Double Fusion Drives Game Ads Into Reruns | Adweek Double Fusion Drives Game Ads Into Reruns | Adweek
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Double Fusion Drives Game Ads Into Reruns

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NEW YORK Double Fusion, a San Francisco-based startup that specializes in delivering ads into various forms of videogames, says it has a way to turn older games—the industry's version of reruns—into revenue generators.

The company is expected to announce on Sept. 4 the launch of fusion.runtime, which promises to bring dynamic videogame ads—that is, non-permanent ads that can change and rotate in real time—to hundreds of game titles long after they have been created. That solves a pressing industry need, say Double Fusion executives, since incorporating dynamic ads into games requires advanced planning and sophisticated coding, all of which can be skipped using fusion.runtime.

To kick things off, Double Fusion, which already works with PC game producers like THQ and 2K, has inked partnerships with game publishers Ubisoft and Oberon to use the new technology to deliver ads into their games.

PC game specialist Ubisoft intends to use fusion.runtime as part of a new initiative through which it will offer several older games from its catalogue for free on the Web, supported by advertising. Meanwhile, Oberon will use the platform to deliver ads within its sizable lineup of casual games, which are distributed on the likes of MSN and Pogo.com.

While the concept is untested, Jon Epstein, CEO, Double Fusion, said it could kickstart the dynamic ad business, which has been hindered by high expectations and slow growth. "This offers a significant benefit to game publishers, developers, advertisers and gamers," said Epstein. "For [game sellers], you can avoid time-crunch issues. And for advertisers, this gives them a lot more new content to work with."

Michael Cai, analyst at Parks & Associates, has yet to see fusion.runtime, but was bullish about the possibility of a more flexible in-game ad product. "It's pretty important, the reason being that we've been talking about in-game advertising for a while," said Cai. "But only this year have publishers been announcing games with ad integration.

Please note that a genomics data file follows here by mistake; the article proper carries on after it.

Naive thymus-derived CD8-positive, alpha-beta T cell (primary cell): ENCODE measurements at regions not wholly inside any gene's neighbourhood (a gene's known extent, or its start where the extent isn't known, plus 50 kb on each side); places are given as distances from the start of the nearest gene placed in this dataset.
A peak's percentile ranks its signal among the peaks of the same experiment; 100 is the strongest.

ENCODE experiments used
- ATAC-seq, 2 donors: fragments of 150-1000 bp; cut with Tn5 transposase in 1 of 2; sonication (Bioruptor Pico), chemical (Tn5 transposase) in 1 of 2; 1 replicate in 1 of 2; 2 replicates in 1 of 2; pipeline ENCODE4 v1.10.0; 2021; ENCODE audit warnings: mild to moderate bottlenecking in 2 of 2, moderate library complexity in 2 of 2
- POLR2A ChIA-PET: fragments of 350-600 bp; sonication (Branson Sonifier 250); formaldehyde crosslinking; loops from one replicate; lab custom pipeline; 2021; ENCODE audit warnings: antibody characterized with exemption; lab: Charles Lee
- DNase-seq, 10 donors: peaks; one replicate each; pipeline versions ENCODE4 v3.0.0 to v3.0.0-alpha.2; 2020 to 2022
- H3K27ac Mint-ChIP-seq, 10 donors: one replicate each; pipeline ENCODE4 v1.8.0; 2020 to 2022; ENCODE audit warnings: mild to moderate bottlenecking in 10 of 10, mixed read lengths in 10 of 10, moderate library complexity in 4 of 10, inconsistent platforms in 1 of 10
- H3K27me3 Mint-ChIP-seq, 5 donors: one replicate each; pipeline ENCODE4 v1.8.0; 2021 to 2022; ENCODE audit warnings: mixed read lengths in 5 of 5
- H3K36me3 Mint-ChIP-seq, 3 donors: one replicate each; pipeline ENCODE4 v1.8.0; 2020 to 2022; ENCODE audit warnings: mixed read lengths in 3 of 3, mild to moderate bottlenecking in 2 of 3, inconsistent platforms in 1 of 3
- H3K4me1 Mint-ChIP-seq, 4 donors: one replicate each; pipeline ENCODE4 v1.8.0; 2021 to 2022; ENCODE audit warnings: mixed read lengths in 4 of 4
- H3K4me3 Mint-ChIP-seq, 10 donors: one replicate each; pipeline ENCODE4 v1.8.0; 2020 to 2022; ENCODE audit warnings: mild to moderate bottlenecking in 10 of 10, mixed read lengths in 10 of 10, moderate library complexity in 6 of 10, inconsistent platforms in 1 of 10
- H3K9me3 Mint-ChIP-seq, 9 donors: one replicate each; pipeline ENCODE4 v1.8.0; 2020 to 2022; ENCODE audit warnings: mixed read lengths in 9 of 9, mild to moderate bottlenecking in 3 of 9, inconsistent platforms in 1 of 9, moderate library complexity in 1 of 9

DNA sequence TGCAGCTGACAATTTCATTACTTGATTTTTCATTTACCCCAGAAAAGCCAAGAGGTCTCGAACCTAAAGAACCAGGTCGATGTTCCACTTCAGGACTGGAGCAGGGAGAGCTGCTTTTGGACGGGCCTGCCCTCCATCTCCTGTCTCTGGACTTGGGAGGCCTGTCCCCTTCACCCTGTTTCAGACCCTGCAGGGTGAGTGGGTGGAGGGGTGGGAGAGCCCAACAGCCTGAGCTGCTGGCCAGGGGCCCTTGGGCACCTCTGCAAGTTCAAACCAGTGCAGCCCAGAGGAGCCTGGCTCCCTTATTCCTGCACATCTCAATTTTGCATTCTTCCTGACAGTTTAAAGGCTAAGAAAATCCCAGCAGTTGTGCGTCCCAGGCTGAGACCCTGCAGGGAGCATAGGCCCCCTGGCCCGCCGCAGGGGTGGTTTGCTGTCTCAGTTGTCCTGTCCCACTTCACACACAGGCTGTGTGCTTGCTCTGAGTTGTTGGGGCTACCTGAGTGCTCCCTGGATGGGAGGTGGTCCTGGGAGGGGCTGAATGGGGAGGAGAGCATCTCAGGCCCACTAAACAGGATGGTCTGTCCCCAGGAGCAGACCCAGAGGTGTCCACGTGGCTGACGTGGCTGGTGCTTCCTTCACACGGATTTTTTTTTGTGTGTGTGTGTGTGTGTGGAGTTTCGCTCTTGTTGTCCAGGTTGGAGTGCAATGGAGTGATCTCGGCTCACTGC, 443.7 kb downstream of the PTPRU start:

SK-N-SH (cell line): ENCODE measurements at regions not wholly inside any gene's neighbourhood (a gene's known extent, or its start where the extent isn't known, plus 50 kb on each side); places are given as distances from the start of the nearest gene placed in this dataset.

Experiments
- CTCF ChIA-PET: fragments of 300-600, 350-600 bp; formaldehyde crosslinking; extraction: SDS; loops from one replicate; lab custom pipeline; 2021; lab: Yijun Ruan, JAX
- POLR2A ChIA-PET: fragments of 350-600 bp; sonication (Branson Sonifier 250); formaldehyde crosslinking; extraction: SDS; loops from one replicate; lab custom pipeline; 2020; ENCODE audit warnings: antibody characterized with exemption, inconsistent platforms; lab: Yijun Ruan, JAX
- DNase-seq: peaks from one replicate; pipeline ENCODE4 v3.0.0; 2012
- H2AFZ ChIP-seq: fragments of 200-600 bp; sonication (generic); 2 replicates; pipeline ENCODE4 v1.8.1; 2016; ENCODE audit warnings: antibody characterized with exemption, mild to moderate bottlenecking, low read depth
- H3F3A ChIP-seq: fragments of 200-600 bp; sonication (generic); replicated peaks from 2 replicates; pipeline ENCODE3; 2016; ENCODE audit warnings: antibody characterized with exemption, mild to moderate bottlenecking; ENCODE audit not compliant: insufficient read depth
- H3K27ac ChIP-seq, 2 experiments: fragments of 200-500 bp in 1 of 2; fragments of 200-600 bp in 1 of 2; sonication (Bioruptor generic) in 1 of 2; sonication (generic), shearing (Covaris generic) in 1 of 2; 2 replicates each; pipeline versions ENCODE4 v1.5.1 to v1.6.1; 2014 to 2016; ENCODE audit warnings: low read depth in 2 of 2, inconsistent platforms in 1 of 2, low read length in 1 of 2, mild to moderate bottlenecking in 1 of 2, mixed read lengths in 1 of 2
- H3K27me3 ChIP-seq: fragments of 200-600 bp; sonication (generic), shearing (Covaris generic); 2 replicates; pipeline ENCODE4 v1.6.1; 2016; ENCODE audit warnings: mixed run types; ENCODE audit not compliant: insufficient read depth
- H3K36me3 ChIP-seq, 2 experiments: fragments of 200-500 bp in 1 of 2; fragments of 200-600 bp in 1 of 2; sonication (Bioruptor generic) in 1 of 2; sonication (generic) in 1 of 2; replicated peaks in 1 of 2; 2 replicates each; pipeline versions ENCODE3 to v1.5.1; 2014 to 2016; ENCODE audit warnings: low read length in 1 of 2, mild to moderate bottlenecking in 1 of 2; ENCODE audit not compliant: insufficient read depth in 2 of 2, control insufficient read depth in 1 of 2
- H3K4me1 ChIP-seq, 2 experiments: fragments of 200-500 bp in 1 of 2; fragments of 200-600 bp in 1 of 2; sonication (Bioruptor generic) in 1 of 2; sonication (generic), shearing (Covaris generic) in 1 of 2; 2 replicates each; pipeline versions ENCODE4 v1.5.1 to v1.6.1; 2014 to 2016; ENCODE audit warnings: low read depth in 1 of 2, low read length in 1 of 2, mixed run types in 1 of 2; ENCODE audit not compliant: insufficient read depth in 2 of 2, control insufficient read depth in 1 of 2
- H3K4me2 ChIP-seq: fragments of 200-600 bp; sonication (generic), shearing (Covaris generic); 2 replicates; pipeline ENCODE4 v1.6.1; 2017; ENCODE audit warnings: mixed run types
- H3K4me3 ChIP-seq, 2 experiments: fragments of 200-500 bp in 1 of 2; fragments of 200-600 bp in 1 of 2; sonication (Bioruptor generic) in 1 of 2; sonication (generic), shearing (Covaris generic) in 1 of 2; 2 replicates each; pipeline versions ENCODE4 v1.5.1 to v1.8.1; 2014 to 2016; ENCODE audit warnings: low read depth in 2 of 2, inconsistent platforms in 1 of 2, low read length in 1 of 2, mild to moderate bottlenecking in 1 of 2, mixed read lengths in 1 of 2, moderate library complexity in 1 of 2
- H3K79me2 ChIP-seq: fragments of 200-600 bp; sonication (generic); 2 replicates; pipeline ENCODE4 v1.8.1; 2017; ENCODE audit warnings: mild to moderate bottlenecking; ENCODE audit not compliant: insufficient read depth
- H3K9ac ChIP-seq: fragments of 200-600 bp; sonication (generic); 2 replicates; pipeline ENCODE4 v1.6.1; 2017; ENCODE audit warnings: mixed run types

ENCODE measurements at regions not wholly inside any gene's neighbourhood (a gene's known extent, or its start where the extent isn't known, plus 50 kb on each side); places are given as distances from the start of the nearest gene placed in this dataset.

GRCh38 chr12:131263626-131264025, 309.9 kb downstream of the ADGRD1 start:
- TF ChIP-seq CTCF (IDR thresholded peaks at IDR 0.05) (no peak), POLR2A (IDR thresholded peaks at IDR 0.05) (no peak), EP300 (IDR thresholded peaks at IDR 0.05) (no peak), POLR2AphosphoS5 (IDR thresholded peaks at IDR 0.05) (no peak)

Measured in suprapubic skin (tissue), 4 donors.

"Many games only last six months in stores, but a lot of people may still be playing them," he added. "You have this vast library out there that could represent fairly big inventory. The question is: How do you aggregate that without a lot of effort?"

That, essentially, is what Turner Broadcasting System has been attempting with GameTap, a two-year-old service featuring a host of older arcade, console and PC games on the Web. Launched as a subscription business, GameTap recently offered some ad-supported games for free.

So far, GameTap has yet to incorporate dynamic, electing to run pre-roll video spots prior to games rather than "ripping open the code and dropping ads in the game itself," said David Reid, vp, marketing. Yet, if an easy technical solution presented itself, Reid said, "We'd be pretty interested."

But, according to Yoav Tzruya, executive vp and chief marketing officer at Exent Technologies, the concept of placing ads into existing games isn't new. His company launched a similar tool last year, though it has yet to run many campaigns in the U.S.

In the meantime, Exent is set to roll out another in-game ad product, dubbed Game Frame ads, giving publishers the capability to overlay banner-like ads in any game, then selling them as part of more standard online ad package.